A rare, hip-hop music doubleheader will come to Western New York Monday when A Tribe Called Quest and The Fugees perform at 8 p.m. in the University at Buffalo Center for the Arts on the North Campus.
A Tribe Called Quest remains among the most enlightened groups in rap and hip-hop. It blends styles, including R & B, jazz, funk and soul. The trio of Q-Tip, Phife and Ali Shaheed Muhammad is willing to experiment and is not afraid to offer a softer sound than most rap acts. Tribe's versatility is on display on its current album, "Beats, Rhymes and Life." The group shows its off-the-wall style on "Motivators," a track which includes a sample of "If I Ruled the World," in addition to references to Picasso and Stephen King.
Tribe seems to be maturing. "We've always brought something new to the table," Q-Tip said recently. "And one of the things we're bringing this time is that we're 26, trying to be 26. We're not acting like 17. We're trying to grow and be more responsible and make music that represents that." The new album deals with coping with the reality. "Stressed Out" promotes hope and individual strength to deal with adversity, and "Mind Power" is a plea for personal courage. "Street Dreams" looks at the horror of drugs while "Black Girl Lost" is a poignant chronicle of the struggles of African-American women.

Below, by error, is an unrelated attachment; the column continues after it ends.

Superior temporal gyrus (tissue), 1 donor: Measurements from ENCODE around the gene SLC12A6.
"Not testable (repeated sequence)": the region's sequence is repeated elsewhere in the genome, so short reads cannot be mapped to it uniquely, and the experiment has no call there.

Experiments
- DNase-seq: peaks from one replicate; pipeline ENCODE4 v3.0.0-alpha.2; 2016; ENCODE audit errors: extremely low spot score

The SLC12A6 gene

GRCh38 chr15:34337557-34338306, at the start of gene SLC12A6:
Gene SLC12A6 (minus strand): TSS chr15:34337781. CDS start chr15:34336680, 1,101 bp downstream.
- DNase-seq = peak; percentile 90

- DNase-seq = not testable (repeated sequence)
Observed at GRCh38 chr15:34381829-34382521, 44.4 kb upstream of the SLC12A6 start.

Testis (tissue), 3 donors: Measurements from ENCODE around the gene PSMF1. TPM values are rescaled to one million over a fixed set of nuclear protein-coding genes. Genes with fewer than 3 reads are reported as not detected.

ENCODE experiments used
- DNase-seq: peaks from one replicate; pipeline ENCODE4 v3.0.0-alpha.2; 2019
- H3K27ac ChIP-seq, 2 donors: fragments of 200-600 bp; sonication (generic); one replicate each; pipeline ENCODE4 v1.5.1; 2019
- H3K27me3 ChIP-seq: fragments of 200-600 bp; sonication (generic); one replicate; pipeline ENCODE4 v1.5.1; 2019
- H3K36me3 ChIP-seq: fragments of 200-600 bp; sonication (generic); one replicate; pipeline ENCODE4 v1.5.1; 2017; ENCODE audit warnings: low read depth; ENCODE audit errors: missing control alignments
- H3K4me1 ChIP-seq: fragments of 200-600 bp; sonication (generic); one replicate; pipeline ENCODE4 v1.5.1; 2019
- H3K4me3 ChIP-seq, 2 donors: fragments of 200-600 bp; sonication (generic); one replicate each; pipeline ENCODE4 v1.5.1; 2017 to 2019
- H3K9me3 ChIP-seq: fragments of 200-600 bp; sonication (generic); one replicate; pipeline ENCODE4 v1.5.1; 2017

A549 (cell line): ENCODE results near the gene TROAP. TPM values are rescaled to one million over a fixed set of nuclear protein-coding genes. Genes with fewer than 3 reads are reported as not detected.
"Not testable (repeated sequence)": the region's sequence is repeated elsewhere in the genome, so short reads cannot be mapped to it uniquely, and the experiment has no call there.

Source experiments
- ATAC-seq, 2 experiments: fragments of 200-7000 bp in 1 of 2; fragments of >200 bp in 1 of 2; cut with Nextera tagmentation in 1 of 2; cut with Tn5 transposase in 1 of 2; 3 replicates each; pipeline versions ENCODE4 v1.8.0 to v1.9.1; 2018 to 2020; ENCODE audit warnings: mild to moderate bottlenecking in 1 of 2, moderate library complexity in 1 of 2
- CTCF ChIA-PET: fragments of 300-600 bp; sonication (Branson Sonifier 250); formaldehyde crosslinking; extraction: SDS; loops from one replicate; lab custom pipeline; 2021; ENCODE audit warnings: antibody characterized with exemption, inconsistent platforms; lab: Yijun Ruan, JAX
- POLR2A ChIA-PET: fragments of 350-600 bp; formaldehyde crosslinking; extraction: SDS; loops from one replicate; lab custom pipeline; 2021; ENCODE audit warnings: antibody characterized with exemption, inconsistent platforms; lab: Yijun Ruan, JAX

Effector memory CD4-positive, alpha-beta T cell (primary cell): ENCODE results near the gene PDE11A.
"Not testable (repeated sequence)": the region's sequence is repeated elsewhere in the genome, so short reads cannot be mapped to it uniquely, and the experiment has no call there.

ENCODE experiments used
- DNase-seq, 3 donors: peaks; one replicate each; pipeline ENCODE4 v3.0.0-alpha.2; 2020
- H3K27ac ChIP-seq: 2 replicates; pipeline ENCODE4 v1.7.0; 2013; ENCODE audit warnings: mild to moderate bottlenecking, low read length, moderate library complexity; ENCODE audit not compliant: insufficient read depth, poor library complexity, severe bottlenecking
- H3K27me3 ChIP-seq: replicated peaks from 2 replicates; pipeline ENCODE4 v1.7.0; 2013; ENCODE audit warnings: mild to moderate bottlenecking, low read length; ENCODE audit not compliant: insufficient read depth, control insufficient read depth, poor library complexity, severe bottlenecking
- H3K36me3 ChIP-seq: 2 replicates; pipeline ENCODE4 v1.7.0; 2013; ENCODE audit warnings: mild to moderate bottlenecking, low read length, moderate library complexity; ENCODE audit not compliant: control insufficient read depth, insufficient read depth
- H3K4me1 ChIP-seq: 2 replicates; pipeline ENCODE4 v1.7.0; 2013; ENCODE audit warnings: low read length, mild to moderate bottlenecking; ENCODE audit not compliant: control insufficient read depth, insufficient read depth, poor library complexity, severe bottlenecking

The Fugees, like A Tribe Called Quest, is a trio with a provocative style. Wyclef Jean, Lauryn Hill and Pras Michael came into their own this year. The group's national debut album, "The Score," produced the hit single and video, "Killing Me Softly." It was a remake of the old Roberta Flack hit from the 1970s, and the record established the Fugees as a power in hip-hop music.
-- Anthony Violanti